Reality check on education spending in Ontario
There’s a lot to criticize in Ontario's 2016 budget, which was released late last month. Specifically, the province has failed to take adequate steps to rein in overall spending, and as a result the provincial debt continues to balloon.
However, not all criticism of the budget has been fair. For example, immediately following the budget's release NDP Leader Andrea Horwath suggested that the province isn't spending enough money on education. Specifically, she warned of negative consequences for young Ontarians, saying they will “suffer cuts to their education” as a result of the budget.
Providing opportunity for a high quality education to children and teenagers is one of the most important responsibilities of provincial governments in Canada, so these are serious charges. However, a little bit of context illustrates that in no way is public education in Ontario starved for resources.
In reality, Ontario is just now coming off of an extended period when education spending has increased dramatically. Consider that in 2003/04, Ontario spent $16.7 billion on public school education. By 2012/13 (the last year of comprehensive data), that number had climbed to $25 billion—a 50 per cent increase in only one decade.
This growth in education spending is even bigger when you consider that public school enrolment in Ontario declined by 4.6 per cent over the same period. As a result, spending per student grew by 57.3 per cent during this decade. In other words, the province spent more money educating fewer students. Even after adjusting for inflation, per-student spending in Ontario grew by about 34 per cent.
Furthermore, it’s vital to recognize that the latest budget does not in fact “cut” education spending. Spending in the K-12 public school sector is scheduled to increase at an average annual rate of 1.5 percent over the next three fiscal years. This is a slower rate of increase than the unsustainable growth rate that prevailed for much of the last decade. But when the historical context is considered, a slowdown in the rate of education spending growth seems more like a modest and likely overdue adjustment to an unsustainable spending trend than the savage and harmful cuts they are presented as by some.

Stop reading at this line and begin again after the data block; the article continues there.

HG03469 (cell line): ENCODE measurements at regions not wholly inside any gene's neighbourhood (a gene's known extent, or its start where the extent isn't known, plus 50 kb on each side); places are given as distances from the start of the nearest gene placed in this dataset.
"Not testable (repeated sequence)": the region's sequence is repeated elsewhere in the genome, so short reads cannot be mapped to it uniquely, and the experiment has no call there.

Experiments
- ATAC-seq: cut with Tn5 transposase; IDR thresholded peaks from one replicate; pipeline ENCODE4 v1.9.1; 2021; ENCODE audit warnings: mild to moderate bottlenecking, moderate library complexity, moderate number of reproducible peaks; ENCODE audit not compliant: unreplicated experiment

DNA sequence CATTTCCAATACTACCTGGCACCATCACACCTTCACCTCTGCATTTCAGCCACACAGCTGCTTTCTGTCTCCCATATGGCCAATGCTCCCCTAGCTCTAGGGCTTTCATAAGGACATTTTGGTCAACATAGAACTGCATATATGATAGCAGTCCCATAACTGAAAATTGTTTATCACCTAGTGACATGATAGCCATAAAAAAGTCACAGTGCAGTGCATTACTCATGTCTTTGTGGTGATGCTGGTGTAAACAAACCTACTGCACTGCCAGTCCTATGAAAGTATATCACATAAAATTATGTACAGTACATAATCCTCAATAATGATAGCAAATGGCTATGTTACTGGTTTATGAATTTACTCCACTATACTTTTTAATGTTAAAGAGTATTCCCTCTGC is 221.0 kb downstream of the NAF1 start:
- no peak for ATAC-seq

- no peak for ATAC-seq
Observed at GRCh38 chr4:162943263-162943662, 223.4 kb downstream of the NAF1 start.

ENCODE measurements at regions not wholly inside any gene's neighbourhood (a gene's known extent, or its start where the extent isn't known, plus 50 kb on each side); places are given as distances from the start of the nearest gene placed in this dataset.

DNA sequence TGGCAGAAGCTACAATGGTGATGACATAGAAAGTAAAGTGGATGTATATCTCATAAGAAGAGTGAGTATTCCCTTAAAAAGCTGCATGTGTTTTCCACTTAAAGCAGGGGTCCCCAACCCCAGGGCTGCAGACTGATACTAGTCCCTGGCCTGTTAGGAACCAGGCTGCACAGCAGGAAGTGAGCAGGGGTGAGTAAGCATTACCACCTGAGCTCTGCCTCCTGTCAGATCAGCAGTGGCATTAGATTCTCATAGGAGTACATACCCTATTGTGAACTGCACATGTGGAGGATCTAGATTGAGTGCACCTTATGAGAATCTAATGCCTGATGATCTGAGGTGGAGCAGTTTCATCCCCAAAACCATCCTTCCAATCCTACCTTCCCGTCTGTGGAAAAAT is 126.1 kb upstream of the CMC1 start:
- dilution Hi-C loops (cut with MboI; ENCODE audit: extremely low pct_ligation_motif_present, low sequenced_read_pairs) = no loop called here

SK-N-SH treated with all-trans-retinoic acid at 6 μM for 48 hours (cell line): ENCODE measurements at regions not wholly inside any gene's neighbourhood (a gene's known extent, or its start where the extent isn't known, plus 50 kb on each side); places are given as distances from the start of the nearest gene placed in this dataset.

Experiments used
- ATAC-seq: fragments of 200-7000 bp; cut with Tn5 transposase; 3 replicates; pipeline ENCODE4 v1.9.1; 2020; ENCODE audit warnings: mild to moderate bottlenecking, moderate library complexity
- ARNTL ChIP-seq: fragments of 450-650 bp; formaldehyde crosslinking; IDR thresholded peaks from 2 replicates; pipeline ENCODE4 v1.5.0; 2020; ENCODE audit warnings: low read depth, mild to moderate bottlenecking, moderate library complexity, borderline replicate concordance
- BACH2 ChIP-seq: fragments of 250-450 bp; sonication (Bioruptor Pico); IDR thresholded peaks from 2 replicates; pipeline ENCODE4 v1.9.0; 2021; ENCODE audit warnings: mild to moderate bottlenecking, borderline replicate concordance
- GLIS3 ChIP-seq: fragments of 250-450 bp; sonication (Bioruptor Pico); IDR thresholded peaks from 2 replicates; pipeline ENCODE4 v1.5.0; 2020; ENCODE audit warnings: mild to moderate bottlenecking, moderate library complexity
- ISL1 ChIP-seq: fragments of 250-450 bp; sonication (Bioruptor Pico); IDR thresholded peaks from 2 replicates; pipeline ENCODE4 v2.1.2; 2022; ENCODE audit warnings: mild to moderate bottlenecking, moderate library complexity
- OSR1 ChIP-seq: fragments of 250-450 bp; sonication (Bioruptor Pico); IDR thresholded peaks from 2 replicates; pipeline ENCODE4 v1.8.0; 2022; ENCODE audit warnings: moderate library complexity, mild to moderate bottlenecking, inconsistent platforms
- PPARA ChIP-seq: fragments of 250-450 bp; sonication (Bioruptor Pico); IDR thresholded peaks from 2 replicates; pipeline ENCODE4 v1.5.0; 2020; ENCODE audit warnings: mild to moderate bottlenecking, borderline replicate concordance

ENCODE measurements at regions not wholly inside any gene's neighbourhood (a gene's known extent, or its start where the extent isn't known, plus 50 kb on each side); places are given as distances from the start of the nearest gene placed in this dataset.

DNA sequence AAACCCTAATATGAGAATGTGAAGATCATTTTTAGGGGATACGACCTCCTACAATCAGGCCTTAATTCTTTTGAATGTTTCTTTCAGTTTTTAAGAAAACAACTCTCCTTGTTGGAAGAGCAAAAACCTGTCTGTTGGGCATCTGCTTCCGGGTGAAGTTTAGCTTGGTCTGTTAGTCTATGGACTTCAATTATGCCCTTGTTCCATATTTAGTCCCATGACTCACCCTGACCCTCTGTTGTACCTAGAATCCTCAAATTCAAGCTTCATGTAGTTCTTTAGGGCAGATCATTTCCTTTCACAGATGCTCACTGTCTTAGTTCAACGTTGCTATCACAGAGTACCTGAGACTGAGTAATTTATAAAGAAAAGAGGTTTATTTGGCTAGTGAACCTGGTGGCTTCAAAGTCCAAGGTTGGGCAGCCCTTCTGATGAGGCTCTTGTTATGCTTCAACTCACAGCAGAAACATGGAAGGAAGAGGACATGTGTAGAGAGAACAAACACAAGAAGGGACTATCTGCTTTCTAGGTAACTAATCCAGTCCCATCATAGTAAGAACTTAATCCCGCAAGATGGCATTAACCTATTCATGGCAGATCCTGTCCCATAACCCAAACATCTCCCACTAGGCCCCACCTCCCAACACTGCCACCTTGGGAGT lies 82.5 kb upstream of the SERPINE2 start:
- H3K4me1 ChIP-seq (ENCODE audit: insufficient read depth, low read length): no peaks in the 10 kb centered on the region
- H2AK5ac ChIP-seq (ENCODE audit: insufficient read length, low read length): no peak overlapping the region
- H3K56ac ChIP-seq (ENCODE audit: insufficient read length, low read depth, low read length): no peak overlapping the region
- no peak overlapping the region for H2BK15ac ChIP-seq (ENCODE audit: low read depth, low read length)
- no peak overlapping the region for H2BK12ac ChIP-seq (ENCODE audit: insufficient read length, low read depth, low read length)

Ontario's rapid spending growth on education since 2003/04 has placed considerable pressure on provincial finances. In fact, if the government had held per-student spending to the rate of price changes (inflation) and adjusted for enrolment changes since 2003/04, it would save more than $6 billion per year annually. Given the fiscal challenges facing the province, changes that move towards matching growth in K-12 spending to changes in enrolment plus inflation are prudent.
However, if it’s indeed the case that public schools seem starved for resources, it may well be time for a closer look at how Ontario’s education dollars are being used. Spending on teacher pensions, for example, more than doubled in the decade from 2003/04 to 2012/13, and spending on capital grew by almost 75 per cent.
The Ontario budget has and will receive much criticism, and plenty of it will be fair. However, claims that the province is not spending enough on public school education are difficult to defend. The evidence suggests the modest steps towards education spending restraint are both justifiable and necessary.
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